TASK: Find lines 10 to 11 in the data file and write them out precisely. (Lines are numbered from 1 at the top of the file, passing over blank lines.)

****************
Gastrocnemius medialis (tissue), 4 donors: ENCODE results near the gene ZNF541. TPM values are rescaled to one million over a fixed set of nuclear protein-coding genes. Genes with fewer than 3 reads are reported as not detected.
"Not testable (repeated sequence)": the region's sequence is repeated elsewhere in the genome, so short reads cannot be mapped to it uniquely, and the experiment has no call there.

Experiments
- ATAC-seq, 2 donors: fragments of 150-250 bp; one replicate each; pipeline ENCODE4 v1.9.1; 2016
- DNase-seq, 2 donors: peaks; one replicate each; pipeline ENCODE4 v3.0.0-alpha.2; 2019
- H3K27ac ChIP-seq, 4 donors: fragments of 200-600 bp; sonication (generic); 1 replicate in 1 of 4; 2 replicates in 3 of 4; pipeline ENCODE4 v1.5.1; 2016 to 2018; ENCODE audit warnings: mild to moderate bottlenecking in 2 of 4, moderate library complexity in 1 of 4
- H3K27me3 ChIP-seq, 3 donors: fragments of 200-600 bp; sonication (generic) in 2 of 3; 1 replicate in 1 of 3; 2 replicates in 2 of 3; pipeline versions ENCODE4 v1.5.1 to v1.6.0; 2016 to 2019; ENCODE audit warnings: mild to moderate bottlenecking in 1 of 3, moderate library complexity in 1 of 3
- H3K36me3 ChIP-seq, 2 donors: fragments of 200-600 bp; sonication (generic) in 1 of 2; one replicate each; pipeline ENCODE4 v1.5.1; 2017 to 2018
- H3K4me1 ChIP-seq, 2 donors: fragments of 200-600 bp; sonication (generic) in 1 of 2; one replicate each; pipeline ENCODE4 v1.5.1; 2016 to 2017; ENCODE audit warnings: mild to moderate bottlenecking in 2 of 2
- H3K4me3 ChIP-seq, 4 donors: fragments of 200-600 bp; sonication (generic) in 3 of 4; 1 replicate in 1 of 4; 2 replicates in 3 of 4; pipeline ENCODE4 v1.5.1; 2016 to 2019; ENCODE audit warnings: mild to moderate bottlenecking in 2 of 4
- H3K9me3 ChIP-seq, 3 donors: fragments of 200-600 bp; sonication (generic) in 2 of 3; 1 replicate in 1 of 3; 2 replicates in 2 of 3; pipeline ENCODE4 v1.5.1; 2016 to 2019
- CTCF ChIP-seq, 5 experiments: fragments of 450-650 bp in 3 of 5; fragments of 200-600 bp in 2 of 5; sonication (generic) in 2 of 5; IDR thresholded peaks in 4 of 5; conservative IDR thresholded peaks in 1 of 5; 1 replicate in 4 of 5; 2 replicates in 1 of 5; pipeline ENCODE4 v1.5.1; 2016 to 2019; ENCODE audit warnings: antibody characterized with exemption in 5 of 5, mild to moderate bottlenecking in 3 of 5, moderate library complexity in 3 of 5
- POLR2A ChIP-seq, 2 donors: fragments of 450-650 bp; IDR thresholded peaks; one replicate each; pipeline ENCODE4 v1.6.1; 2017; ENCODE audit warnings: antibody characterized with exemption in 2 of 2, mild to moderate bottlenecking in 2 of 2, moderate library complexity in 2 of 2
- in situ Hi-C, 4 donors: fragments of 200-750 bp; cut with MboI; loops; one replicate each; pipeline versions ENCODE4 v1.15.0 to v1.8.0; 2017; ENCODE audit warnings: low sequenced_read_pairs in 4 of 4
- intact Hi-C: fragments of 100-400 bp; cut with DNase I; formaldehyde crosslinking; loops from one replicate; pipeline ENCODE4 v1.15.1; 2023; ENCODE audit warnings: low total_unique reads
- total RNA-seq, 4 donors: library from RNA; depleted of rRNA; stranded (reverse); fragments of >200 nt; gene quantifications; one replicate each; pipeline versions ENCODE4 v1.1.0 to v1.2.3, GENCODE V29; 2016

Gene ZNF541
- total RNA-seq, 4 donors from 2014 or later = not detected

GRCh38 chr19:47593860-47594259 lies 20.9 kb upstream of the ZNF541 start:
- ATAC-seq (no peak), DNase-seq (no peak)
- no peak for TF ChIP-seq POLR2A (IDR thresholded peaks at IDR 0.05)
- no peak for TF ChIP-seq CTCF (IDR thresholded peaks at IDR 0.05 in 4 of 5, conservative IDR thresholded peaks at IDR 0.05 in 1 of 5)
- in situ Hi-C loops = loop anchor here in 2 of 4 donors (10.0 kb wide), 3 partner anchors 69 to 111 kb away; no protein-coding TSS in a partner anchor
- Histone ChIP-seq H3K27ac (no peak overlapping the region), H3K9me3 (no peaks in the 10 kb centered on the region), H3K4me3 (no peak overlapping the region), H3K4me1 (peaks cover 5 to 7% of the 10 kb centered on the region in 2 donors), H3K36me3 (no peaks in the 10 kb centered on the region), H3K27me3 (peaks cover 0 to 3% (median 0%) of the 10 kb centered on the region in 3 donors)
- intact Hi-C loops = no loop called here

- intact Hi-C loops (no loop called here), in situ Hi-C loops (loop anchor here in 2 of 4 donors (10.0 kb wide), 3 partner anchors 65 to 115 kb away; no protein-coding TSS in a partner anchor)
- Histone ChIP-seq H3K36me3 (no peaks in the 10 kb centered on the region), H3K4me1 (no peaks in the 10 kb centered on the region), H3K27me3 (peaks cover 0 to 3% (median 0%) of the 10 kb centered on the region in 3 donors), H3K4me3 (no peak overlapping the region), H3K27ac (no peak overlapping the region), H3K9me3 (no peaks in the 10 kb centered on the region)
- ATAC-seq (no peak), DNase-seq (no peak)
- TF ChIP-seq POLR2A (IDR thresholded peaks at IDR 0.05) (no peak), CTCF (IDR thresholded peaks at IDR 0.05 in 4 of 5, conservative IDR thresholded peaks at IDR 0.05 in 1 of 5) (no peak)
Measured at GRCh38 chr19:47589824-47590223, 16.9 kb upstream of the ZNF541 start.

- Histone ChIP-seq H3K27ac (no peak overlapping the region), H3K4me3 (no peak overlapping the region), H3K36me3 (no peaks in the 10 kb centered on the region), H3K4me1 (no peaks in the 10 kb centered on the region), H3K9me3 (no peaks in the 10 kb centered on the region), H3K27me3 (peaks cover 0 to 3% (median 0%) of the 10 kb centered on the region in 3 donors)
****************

- H3K4me3 ChIP-seq, 4 donors: fragments of 200-600 bp; sonication (generic) in 3 of 4; 1 replicate in 1 of 4; 2 replicates in 3 of 4; pipeline ENCODE4 v1.5.1; 2016 to 2019; ENCODE audit warnings: mild to moderate bottlenecking in 2 of 4
- H3K9me3 ChIP-seq, 3 donors: fragments of 200-600 bp; sonication (generic) in 2 of 3; 1 replicate in 1 of 3; 2 replicates in 2 of 3; pipeline ENCODE4 v1.5.1; 2016 to 2019